In December 2011, Stand and Deliver was deemed "culturally, historically, or aesthetically significant" by the United States Library of Congress and selected for preservation in the National Film Registry.[13] The Registry said the film was "one of the most popular of a new wave of narrative feature films produced in the 1980s by Latino filmmakers" and that it "celebrates in a direct, approachable, and impactful way, values of self-betterment through hard work and power through knowledge."[13]

The film is recognized by American Film Institute in these lists:

In popular culture[edit]

The subplot of "Eek, a Penis!", a 2008 episode of South Park, is a send-up of Stand and Deliver. Cartman assumes the role corresponding to that of Jaime Escalante, but unlike in the film, which depicted the students falsely accused of cheating, the episode parodies this in a reference to the 2007 National Football League videotaping controversy. As Cartman coaches the students to cheat on an achievement test, several students raise objections to his morally questionable methods. Cartman points out that New England Patriots coach Bill Belichick was caught red-handed, and no one cared. Cartman tells the students that America does not mind a cheater, as long as he cheats his way to the top. He also instructs the students, if caught, to employ a version of the defense used by Belichick: "I misinterpreted the rules."[15][16]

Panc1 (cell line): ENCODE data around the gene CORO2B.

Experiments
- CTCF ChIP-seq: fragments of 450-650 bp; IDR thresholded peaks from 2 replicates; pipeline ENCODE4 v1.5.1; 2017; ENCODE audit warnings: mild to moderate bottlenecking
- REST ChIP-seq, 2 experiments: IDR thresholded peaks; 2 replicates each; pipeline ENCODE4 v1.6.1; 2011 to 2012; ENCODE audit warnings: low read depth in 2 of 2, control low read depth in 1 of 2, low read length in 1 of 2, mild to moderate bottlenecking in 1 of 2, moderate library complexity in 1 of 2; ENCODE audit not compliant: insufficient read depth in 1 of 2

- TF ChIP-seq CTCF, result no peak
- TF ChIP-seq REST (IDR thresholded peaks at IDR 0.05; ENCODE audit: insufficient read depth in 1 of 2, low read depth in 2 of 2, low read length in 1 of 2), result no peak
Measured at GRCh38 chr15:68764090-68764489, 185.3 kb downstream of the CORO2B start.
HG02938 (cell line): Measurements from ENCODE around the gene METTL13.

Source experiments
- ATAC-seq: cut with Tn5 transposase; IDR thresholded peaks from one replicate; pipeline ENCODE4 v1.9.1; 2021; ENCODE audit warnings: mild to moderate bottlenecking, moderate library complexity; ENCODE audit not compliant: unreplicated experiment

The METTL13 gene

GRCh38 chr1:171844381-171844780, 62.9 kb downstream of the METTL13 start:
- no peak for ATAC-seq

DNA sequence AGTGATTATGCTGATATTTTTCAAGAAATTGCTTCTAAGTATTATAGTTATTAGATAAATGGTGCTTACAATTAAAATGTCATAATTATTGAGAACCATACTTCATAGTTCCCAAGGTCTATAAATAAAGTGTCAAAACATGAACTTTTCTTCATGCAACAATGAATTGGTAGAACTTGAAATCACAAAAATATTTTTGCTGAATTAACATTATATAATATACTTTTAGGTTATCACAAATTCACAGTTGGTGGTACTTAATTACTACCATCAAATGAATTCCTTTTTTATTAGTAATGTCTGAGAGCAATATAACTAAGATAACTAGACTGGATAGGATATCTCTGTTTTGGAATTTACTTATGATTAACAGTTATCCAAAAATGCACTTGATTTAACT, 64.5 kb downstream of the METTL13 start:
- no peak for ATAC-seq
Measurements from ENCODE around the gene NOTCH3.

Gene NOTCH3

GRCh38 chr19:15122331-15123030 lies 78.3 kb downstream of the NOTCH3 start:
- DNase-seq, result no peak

In 2012 Kentucky Senator Rand Paul was accused of plagiarizing near-verbatim portions of the plot summary from the Wikipedia article on Stand and Deliver in two speeches on immigration.[17][18]

The season 11 episode 8 American Dad episode, Stan-Dan Deliver, features Roger as ‘Mr Deliver’

See also[edit]


  1. ^ Klady, Leonard (January 8, 1989). "Box Office Champs, Chumps : The hero of the bottom line was the 46-year-old 'Bambi'". Los Angeles Times.
  2. ^ "Stand and Deliver (1988)". Box Office Mojo. Retrieved 3 September 2017.
  3. ^ "'Rain Man' Given 8 Oscar Nominations; Sigourney 2 : Hoffman Wins 6th Acting Nod". Los Angeles Times. Retrieved 3 September 2017.
  4. ^ Woo, Elaine (2010-03-31). "Jaime Escalante dies at 79; math teacher who challenged East L.A. students to 'Stand and Deliver' - pp. 1-2". Los Angeles Times. Retrieved 2012-01-16.
  5. ^ Jerry Jesness (July 2002). "Stand and Deliver Revisited". Reason. Retrieved 2015-11-12.
  6. ^ a b Jay Mathews (2009-09-14). "Retest D.C. Classes That Had Dubious Exam Results in '08". The Washington Post. Retrieved 2012-01-16.
  7. ^ Jay Mathews (2010-04-04). "Lessons For a Lifetime". Los Angeles Times. Retrieved 2015-11-12.
  8. ^ "Stand and Deliver (1988)". Rotten Tomatoes.
  9. ^ "Stand and Deliver Reviews". Metacritic.
  10. ^ "THE 61ST ACADEMY AWARDS - 1989". Academy Awards. Retrieved 3 September 2017.
  11. ^ "Winners & Nominees 1989". Golden Globe Awards. Retrieved 3 September 2017.
  12. ^ "32 Years of Nominees & Winners, 1986-2017" (PDF). Independent Spirit Awards. Retrieved 3 September 2017.
  13. ^ a b "2011 National Film Registry More Than a Box of Chocolates". Library of Congress. December 28, 2011. Retrieved December 29, 2011.
  14. ^ "AFI's 100 Years...100 Cheers" (PDF). American Film Institute. Retrieved 2016-08-14.
  15. ^ O'Neal, Sean (10 April 2008). "South Park: "Eek, A Penis!"". The A.V. Club. Retrieved 5 May 2009.
  16. ^ Fickett, Travis. "South Park: "Eek!, A Penis!" Review". IGN. Retrieved 5 May 2009.
  17. ^ "Rand Paul Has Given Speeches Plagiarized From Wikipedia Before". Buzzfeed. 29 Oct 2013. Retrieved 30 Oct 2013.
  18. ^ "More Wikipedia copying in Rand Paul Speeches". The Rachel Maddow Show. 29 Oct 2013. Retrieved 30 Oct 2013.

External links[edit]